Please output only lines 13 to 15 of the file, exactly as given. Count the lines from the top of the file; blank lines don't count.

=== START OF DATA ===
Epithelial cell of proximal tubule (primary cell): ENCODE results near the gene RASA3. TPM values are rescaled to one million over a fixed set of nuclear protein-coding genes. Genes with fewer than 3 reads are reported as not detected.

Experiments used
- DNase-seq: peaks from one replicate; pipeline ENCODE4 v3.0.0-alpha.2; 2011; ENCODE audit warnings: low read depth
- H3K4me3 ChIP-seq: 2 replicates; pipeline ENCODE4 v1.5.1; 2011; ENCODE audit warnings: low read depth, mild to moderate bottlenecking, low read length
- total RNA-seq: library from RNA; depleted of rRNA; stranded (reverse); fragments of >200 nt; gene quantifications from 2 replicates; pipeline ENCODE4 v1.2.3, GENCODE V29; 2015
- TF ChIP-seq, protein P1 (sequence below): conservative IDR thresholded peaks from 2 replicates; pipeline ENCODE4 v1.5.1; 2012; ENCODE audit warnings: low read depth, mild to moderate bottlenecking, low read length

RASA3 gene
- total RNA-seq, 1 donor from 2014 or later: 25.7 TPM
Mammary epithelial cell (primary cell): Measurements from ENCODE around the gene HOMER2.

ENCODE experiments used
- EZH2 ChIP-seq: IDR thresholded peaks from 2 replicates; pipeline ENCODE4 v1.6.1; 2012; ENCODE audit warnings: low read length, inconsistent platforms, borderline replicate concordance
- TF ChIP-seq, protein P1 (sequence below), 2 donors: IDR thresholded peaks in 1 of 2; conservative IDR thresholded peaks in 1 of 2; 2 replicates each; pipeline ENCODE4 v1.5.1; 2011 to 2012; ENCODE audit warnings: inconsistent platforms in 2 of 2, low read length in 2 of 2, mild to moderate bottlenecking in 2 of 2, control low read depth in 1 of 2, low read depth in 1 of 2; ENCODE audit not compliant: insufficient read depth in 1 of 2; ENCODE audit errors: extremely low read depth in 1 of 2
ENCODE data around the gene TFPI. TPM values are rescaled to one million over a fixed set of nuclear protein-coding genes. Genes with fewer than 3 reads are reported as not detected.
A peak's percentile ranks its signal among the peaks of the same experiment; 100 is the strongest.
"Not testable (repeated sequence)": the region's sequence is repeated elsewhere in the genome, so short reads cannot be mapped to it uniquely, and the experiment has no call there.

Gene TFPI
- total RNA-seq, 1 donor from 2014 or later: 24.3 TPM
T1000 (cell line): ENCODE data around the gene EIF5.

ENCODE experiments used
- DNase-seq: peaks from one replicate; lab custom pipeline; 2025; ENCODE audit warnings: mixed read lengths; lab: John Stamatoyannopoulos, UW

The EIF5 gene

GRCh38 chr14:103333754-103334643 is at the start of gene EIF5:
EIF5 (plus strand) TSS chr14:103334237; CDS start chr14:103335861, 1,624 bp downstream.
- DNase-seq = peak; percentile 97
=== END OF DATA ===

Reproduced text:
ENCODE data around the gene TFPI. TPM values are rescaled to one million over a fixed set of nuclear protein-coding genes. Genes with fewer than 3 reads are reported as not detected.
A peak's percentile ranks its signal among the peaks of the same experiment; 100 is the strongest.
"Not testable (repeated sequence)": the region's sequence is repeated elsewhere in the genome, so short reads cannot be mapped to it uniquely, and the experiment has no call there.